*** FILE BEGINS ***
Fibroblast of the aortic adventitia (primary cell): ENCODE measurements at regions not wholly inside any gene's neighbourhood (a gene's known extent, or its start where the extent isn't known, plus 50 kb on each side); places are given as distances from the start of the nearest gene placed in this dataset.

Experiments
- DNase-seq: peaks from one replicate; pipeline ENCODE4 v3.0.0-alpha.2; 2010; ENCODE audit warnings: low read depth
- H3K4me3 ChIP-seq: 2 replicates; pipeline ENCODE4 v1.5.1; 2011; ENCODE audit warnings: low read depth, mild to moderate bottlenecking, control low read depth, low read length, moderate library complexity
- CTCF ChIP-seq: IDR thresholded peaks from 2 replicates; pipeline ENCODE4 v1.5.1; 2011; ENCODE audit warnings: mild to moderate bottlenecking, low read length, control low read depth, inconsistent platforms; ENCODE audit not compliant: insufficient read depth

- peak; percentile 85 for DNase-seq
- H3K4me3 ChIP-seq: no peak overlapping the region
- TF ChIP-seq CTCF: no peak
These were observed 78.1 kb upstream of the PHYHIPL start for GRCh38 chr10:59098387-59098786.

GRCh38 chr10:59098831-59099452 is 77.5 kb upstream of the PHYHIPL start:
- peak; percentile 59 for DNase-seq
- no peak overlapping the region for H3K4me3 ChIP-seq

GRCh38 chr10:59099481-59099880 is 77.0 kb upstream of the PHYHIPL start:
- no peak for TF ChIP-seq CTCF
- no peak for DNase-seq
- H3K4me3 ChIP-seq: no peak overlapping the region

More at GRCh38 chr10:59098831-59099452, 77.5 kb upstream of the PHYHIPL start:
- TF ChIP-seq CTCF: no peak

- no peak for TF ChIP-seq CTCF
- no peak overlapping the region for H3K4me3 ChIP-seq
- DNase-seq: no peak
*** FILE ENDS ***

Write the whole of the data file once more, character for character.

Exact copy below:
Fibroblast of the aortic adventitia (primary cell): ENCODE measurements at regions not wholly inside any gene's neighbourhood (a gene's known extent, or its start where the extent isn't known, plus 50 kb on each side); places are given as distances from the start of the nearest gene placed in this dataset.

Experiments
- DNase-seq: peaks from one replicate; pipeline ENCODE4 v3.0.0-alpha.2; 2010; ENCODE audit warnings: low read depth
- H3K4me3 ChIP-seq: 2 replicates; pipeline ENCODE4 v1.5.1; 2011; ENCODE audit warnings: low read depth, mild to moderate bottlenecking, control low read depth, low read length, moderate library complexity
- CTCF ChIP-seq: IDR thresholded peaks from 2 replicates; pipeline ENCODE4 v1.5.1; 2011; ENCODE audit warnings: mild to moderate bottlenecking, low read length, control low read depth, inconsistent platforms; ENCODE audit not compliant: insufficient read depth

- peak; percentile 85 for DNase-seq
- H3K4me3 ChIP-seq: no peak overlapping the region
- TF ChIP-seq CTCF: no peak
These were observed 78.1 kb upstream of the PHYHIPL start for GRCh38 chr10:59098387-59098786.

GRCh38 chr10:59098831-59099452 is 77.5 kb upstream of the PHYHIPL start:
- peak; percentile 59 for DNase-seq
- no peak overlapping the region for H3K4me3 ChIP-seq

GRCh38 chr10:59099481-59099880 is 77.0 kb upstream of the PHYHIPL start:
- no peak for TF ChIP-seq CTCF
- no peak for DNase-seq
- H3K4me3 ChIP-seq: no peak overlapping the region

More at GRCh38 chr10:59098831-59099452, 77.5 kb upstream of the PHYHIPL start:
- TF ChIP-seq CTCF: no peak

- no peak for TF ChIP-seq CTCF
- no peak overlapping the region for H3K4me3 ChIP-seq
- DNase-seq: no peak